On Thursday, I used Yobongo all day, which helped me find a new lunch spot, run into an old friend, and meet a Yobongo co-founder. That afternoon, I thought it would be a good time to write about the new group and mobile messaging wars for TechCrunch. A few hours later, Color Labs launched, to put it mildly. And, as I was editing this post on Friday night, Disco appeared, the new group messaging client from Google. Along with SxSW and the NCAA basketball tournament, this is surely March Madness.
What does this explosion in mobile social apps mean. We’re witnessing an entirely new class of companies that are being built primarily for the mobile phone and tablet experience, not PCs or laptops. These companies are using basic social activities and leveraging smartphone capabilities to provide consumers with cooler features in exchange for the chance to construct more intimate networks. Just within the last year, larger forces like Facebook and Foursquare have released new mobile features to allow users to combine check-ins with location-based picture-sharing. Perhaps messaging, broadly defined, is converging toward more context-specific communications that leverage and combine bits of information our mobile devices already are aware of.
Only within the last year have things started to really gather steam. The first wave of these apps leveraged the mobile device’s camera, which produced apps like Instagram, PicPlz, and Path, services that combined the basic social activity of snapping and sharing pictures to build a different kind of pyramid and, perhaps, a different kind of network. Location services have done the same with GPS sensors. Videosharing has proved tougher, though companies like uStream and SocialCam show promise. SoundCloud enables users to capture and share sounds from their daily lives, and IntoNow recognizes audio waves from television shows and movies (and maybe commercials?), like Shazam, to connect users around favorites shows. The accelerometer has been leveraged by Bump Technologies’ sharing service, and Apple, which has already entered living rooms with Apple TV and designs for convergence, may turn the phone into a joystick.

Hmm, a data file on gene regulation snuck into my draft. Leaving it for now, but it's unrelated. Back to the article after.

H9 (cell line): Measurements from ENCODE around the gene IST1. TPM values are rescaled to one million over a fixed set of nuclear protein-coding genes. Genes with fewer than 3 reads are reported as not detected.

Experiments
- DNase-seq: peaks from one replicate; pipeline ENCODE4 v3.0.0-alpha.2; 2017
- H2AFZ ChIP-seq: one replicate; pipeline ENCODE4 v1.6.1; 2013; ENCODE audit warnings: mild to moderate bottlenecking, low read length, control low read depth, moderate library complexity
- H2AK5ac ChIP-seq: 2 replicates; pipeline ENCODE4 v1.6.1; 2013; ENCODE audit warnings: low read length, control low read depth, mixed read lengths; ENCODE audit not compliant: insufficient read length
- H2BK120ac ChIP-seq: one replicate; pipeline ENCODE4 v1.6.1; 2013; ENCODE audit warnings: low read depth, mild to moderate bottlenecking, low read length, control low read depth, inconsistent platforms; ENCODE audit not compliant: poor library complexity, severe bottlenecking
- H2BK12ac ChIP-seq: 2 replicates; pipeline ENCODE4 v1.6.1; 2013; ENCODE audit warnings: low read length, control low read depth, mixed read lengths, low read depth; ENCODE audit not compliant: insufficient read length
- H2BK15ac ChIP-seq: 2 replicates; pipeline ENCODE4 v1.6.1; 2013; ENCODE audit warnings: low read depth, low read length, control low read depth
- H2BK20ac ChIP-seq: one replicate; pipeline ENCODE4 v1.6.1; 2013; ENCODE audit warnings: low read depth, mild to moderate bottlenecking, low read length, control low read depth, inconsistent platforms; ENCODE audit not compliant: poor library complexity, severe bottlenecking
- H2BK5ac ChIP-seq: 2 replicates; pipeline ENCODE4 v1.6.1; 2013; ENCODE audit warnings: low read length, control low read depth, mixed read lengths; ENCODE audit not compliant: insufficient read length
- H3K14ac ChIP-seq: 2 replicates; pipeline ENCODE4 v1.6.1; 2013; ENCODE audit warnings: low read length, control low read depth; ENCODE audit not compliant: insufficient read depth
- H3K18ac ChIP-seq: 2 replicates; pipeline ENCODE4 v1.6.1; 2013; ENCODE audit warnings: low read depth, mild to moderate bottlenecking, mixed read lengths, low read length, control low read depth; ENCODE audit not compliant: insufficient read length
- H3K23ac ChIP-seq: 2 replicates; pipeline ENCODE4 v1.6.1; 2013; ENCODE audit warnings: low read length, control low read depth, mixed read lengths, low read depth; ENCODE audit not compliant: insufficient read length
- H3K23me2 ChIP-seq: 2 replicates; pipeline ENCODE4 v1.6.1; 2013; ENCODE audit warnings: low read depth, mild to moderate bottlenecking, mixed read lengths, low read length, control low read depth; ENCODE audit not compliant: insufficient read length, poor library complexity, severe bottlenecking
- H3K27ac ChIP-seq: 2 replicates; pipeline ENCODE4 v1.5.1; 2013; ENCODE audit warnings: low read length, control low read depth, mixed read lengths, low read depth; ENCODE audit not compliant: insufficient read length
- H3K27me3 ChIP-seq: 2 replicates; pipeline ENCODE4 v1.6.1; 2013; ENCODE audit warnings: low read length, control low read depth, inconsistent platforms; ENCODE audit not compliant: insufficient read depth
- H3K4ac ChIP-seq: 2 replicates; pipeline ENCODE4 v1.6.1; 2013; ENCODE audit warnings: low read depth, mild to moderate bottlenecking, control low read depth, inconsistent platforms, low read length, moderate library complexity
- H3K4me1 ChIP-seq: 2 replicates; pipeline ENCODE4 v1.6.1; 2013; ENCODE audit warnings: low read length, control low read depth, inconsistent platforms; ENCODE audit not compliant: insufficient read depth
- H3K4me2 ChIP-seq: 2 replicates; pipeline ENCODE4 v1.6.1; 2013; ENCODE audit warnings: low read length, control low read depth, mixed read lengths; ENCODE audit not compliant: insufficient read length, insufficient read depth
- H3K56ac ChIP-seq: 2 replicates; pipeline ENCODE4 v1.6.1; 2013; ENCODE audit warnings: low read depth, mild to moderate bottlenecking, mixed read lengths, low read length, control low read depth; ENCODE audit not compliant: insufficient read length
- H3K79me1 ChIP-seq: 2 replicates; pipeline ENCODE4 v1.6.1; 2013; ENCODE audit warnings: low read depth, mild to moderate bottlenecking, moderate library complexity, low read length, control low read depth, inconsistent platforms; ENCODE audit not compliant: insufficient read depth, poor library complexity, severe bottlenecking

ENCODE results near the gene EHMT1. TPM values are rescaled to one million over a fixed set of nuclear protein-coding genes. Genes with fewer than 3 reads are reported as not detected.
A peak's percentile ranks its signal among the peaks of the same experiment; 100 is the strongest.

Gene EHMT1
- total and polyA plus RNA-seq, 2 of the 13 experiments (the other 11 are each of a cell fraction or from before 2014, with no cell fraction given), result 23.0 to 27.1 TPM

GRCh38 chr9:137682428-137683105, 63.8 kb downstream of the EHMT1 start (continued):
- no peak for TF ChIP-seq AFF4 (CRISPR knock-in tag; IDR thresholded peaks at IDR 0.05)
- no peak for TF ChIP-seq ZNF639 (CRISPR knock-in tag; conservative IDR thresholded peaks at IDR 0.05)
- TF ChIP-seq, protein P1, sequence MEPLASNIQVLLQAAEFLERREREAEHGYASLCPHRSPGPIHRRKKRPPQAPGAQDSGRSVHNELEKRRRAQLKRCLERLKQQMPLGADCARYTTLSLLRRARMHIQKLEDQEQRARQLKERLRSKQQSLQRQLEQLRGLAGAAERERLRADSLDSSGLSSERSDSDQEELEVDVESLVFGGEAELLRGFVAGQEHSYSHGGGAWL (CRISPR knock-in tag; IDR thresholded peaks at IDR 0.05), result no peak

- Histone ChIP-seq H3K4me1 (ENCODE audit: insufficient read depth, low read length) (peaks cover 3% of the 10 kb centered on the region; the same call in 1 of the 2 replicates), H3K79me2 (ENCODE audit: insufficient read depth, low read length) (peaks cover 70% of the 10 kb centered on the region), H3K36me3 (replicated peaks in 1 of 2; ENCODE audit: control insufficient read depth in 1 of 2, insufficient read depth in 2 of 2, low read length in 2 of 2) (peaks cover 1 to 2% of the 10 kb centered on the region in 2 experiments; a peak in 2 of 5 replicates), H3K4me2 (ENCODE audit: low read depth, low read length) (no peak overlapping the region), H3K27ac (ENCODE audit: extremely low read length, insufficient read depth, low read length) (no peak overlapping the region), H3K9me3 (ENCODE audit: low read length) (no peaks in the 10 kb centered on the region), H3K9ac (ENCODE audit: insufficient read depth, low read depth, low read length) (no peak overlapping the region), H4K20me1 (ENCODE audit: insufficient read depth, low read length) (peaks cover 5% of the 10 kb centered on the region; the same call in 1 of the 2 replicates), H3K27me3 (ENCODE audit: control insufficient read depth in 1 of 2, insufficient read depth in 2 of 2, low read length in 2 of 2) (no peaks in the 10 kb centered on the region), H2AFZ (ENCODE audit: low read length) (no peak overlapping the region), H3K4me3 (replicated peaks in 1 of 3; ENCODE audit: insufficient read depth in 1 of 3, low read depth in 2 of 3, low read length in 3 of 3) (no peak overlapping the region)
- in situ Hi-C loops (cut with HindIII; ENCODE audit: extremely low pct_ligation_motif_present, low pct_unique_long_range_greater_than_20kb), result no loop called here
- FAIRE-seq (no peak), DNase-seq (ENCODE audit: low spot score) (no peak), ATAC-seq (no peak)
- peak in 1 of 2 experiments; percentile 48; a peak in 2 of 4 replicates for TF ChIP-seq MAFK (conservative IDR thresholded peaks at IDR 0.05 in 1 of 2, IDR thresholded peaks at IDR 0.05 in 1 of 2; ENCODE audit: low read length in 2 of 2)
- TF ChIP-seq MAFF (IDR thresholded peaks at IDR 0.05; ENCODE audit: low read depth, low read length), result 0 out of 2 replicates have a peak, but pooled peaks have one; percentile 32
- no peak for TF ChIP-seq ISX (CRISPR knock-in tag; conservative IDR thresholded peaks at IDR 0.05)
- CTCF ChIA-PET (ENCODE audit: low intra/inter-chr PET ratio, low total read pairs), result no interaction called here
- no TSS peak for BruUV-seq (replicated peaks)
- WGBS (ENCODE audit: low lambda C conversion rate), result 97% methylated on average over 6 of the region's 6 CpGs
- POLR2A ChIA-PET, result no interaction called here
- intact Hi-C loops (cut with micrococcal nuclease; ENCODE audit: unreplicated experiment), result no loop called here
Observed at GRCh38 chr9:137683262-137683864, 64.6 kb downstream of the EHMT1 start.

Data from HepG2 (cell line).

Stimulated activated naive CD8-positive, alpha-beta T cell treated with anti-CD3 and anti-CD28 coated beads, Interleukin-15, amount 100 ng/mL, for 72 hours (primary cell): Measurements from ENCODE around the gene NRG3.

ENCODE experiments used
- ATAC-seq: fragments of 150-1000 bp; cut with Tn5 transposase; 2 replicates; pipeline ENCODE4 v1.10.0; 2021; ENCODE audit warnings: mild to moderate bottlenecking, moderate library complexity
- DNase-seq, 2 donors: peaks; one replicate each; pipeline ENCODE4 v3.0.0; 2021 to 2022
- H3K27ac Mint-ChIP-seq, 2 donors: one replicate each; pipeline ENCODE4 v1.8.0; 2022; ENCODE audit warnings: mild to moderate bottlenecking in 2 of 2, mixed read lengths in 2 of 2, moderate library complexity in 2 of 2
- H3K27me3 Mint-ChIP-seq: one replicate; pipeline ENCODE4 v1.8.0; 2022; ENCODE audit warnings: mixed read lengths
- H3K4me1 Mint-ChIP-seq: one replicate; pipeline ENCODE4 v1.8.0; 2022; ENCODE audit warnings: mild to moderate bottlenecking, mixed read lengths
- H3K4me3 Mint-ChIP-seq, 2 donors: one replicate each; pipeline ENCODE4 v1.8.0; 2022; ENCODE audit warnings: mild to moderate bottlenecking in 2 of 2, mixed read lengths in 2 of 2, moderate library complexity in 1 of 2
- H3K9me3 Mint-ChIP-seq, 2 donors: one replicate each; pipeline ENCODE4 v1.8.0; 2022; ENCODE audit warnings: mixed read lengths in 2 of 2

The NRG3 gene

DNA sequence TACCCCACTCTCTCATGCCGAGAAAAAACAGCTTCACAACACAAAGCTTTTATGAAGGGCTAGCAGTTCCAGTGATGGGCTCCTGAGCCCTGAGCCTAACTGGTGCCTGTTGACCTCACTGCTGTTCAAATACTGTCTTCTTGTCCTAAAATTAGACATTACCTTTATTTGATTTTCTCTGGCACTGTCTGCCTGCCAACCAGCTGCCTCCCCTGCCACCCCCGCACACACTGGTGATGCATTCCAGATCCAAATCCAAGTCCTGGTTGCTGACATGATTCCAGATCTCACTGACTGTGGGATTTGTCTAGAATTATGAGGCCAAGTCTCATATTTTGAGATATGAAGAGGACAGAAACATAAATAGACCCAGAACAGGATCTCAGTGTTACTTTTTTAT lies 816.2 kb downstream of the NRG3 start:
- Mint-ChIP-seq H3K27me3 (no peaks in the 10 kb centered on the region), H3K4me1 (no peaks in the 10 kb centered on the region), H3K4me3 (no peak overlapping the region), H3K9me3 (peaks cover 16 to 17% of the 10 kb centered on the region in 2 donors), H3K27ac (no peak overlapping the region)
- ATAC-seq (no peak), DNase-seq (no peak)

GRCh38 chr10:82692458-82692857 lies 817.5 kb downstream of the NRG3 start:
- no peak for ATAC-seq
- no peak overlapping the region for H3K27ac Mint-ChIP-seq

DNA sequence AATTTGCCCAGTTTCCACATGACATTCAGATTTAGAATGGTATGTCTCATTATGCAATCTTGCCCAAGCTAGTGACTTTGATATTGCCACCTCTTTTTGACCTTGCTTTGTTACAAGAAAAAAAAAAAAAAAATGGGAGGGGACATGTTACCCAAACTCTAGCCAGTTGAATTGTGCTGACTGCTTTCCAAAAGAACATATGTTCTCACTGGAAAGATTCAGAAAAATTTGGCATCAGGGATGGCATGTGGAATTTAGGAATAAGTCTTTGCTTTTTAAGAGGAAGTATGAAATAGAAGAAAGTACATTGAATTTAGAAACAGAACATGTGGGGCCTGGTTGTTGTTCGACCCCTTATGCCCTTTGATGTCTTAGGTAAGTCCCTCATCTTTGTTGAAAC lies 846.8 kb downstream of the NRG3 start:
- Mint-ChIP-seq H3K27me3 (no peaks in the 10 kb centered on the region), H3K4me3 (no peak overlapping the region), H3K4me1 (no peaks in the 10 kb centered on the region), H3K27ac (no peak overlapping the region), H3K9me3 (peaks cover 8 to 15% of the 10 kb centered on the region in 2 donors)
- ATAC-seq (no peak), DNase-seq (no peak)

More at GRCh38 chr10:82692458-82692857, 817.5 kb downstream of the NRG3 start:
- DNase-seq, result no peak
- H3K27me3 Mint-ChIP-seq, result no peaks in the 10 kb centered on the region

Simultaneously, others began building mobile messaging applications, some with social ambitions in mind. These new tools enable more intimate communication platforms, as users continue to fight for Inbox Zero and doggy-paddle within the huge Facebook ocean. As Dave McClure argues, Facebook doesn’t “get intimacy.” Today’s dominant social networks are established enough to provide authentication, but are too big to offer granularity. In the mobile messaging world, these are the short text messages we send to our companions, buddies, classmates, kids, and our parents that never reach the level of a status update or tweet. No company better captured the mood around this intimacy tension than Beluga, whose users were anthropomorphically transformed into “pods” of whales, dancing across oceans in search of new waters. Of course, Beluga was then harpooned by Facebook.